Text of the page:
That means listening - not lecturing.

It means respect for Parliament, with ministers first answering to MPs in Parliament, before they answer to the press.

And it means politics - not the white male Westminster club it used to be but - men and women, black and white, local and national, in our countryside as well as in our cities, working together, sharing decisions.

Life has changed for families.

And we need to listen to and act on their concerns.

Families where the parents are holding down a job as well as bringing up their children.

Families holding down a job, bringing up children and caring for older relatives.

Labour is the party of the family - families of all shapes and sizes.

So the right to flexible work for parents is not a burden on business - it's an investment in the next generation.

And rights to time off work for a woman who cares for her elderly mother is not political correctness - it's respect for the older generation.

So whether it's rights at work, tax credits, nurseries, respite care, youth clubs or standing up against the ridiculous discrimination that still faces people just because they are older; whatever it takes to support families, Labour is the party of the family and we will do it.

Families do need practical help - they don't need to be told by politicians how to lead their lives.

They don't need Tories "sending a message about marriage".

What does that really mean?

It means saying to children whose parents have divorced or who are being brought up by a mother or a father on their own, there's something wrong with your family. And we will not stand for that.

It means saying to the gay couple or the lesbian couple who have loved each other for years - there's something wrong with your relationship. And we will not stand for that either.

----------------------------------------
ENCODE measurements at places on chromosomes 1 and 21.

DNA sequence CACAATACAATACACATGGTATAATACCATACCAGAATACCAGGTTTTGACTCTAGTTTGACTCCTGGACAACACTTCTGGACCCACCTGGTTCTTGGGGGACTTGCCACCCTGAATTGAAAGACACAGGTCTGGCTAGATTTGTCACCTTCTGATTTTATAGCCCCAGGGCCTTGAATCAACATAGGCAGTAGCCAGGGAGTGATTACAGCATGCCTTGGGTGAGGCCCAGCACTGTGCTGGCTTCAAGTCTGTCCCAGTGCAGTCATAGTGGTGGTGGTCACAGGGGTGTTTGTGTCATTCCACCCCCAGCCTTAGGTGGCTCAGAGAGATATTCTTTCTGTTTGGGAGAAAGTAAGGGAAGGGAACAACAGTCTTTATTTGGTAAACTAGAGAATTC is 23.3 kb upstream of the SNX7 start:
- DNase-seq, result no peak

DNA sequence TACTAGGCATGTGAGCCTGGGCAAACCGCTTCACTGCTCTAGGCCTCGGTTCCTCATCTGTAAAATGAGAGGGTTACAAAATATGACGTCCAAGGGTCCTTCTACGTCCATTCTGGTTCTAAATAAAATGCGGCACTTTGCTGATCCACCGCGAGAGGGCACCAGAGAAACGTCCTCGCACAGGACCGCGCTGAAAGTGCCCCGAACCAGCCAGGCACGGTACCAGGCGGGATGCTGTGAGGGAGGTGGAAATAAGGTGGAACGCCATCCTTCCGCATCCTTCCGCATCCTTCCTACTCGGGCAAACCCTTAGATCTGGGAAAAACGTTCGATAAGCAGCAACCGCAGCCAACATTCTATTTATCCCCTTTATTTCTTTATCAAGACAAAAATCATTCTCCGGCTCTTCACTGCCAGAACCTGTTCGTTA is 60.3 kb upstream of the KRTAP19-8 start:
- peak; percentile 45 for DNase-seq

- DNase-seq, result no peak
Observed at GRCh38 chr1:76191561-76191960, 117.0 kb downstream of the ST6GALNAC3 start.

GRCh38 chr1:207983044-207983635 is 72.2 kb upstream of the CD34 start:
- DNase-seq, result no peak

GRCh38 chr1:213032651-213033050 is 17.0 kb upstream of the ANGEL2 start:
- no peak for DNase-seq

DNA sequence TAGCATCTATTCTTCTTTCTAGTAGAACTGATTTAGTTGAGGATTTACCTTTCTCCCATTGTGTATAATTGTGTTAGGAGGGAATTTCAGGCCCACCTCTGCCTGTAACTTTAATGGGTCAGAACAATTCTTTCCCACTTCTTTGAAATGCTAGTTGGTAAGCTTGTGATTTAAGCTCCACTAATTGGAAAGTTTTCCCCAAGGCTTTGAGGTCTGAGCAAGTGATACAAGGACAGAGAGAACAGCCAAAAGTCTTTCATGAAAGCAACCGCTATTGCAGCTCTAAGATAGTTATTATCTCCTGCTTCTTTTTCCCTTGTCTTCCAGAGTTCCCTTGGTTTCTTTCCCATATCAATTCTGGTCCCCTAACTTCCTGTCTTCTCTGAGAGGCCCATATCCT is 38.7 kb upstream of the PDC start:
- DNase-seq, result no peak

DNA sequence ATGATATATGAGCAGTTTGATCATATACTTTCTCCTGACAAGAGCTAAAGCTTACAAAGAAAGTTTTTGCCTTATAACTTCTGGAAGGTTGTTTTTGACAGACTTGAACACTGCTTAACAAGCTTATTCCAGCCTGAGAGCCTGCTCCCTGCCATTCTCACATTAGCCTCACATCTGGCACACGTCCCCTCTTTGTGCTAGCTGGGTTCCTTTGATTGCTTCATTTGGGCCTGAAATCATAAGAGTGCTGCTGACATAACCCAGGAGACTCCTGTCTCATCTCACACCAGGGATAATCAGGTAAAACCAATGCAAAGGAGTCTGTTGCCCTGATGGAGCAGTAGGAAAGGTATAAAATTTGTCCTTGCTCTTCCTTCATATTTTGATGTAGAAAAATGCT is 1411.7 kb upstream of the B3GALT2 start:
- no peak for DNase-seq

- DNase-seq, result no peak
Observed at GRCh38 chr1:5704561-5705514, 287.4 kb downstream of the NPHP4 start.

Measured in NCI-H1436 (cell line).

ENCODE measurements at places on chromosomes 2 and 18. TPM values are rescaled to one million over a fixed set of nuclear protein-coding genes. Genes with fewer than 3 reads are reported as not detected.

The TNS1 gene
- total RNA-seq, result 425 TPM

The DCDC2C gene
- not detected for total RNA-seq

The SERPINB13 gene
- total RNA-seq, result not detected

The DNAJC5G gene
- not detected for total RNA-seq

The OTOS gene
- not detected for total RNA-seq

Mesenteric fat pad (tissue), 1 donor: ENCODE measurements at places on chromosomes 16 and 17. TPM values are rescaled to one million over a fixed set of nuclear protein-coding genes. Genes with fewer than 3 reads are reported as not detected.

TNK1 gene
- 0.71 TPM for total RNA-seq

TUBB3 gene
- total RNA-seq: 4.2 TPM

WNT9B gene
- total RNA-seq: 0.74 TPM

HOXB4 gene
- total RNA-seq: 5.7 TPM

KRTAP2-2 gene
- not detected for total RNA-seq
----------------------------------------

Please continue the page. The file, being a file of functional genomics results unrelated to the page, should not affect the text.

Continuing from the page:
Because that Tory message about marriage is just the same old "back-to-basics".

And the truth is that until they drop it, the Tory party is still the nasty party.

And I think David Cameron is too weak to change it.

This is a watershed conference. People's lives are changing and the political landscape is changing too.

And we need to reach out and work with everyone who wants a fair, prosperous and peaceful Britain.

Many things that we have done have helped women - like extending breast cancer screening, like giving fathers paternity leave and mothers more maternity pay.

But how many women out there still worry about what their children will do in half-term, resent the fact that men are still paid more, or are outraged that young women are abducted from abroad, brought into this country and bought and sold as sex slaves - the evil trade of human trafficking.

I want women who want change to join with us, join us women in the Labour Party and campaign with us for change.

And many of the things we have done have helped young people.

More opportunities for education and training, more jobs, more money in their pockets.

But how many young people out there are worried that they might never be able to afford a place of their own; wanting more done to stop climate change; angry about what's happening in Zimbabwe and Darfur and Burma.

I want young people to join with us, to join the brilliant young people we have in the Labour Party and campaign for change.

And we want to work with all those of good faith who share our cause of social justice.

So when people who have previously voted Tory instead vote Labour, and when people who have previously been members of the Tory Party want to join us, that is a great thing and we warmly welcome them.

In every constituency in every part of England, Scotland and Wales there are people whose hopes for the future depend on a Labour government.

We will not let them down.

We will be organised. We will be mobilised. We will be determined.

We are confident of our record, ambitious for the future, and so, so proud of Gordon Brown.

And if we do what is right, when the time comes and we ask people for their vote, people will say: "Yes, we want our government to be Labour."

Timetable: General Elections
27 Sep 07 |  UK Politics